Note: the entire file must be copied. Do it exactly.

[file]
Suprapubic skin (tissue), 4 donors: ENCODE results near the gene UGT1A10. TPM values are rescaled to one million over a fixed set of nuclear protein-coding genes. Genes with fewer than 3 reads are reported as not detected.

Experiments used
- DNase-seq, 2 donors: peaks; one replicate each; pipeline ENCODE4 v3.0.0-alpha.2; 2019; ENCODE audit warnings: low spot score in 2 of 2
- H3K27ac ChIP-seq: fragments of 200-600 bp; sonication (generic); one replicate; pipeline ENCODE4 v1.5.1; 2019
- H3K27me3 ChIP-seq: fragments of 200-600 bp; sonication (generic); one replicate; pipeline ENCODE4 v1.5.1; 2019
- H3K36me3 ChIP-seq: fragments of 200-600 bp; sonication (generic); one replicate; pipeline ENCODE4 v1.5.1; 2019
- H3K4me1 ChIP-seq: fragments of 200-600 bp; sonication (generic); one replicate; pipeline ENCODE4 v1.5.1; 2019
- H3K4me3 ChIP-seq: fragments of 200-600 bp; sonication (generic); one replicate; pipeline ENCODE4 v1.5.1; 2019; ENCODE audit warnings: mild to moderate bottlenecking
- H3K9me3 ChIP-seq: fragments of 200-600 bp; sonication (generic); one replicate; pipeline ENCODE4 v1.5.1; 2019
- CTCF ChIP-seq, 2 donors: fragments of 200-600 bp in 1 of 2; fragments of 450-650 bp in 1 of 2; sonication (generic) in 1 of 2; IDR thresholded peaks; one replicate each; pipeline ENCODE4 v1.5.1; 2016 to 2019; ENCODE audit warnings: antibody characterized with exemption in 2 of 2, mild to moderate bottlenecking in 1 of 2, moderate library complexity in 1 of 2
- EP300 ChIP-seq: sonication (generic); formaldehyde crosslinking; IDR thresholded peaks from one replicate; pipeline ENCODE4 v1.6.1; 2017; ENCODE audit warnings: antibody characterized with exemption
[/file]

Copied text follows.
Suprapubic skin (tissue), 4 donors: ENCODE results near the gene UGT1A10. TPM values are rescaled to one million over a fixed set of nuclear protein-coding genes. Genes with fewer than 3 reads are reported as not detected.

Experiments used
- DNase-seq, 2 donors: peaks; one replicate each; pipeline ENCODE4 v3.0.0-alpha.2; 2019; ENCODE audit warnings: low spot score in 2 of 2
- H3K27ac ChIP-seq: fragments of 200-600 bp; sonication (generic); one replicate; pipeline ENCODE4 v1.5.1; 2019
- H3K27me3 ChIP-seq: fragments of 200-600 bp; sonication (generic); one replicate; pipeline ENCODE4 v1.5.1; 2019
- H3K36me3 ChIP-seq: fragments of 200-600 bp; sonication (generic); one replicate; pipeline ENCODE4 v1.5.1; 2019
- H3K4me1 ChIP-seq: fragments of 200-600 bp; sonication (generic); one replicate; pipeline ENCODE4 v1.5.1; 2019
- H3K4me3 ChIP-seq: fragments of 200-600 bp; sonication (generic); one replicate; pipeline ENCODE4 v1.5.1; 2019; ENCODE audit warnings: mild to moderate bottlenecking
- H3K9me3 ChIP-seq: fragments of 200-600 bp; sonication (generic); one replicate; pipeline ENCODE4 v1.5.1; 2019
- CTCF ChIP-seq, 2 donors: fragments of 200-600 bp in 1 of 2; fragments of 450-650 bp in 1 of 2; sonication (generic) in 1 of 2; IDR thresholded peaks; one replicate each; pipeline ENCODE4 v1.5.1; 2016 to 2019; ENCODE audit warnings: antibody characterized with exemption in 2 of 2, mild to moderate bottlenecking in 1 of 2, moderate library complexity in 1 of 2
- EP300 ChIP-seq: sonication (generic); formaldehyde crosslinking; IDR thresholded peaks from one replicate; pipeline ENCODE4 v1.6.1; 2017; ENCODE audit warnings: antibody characterized with exemption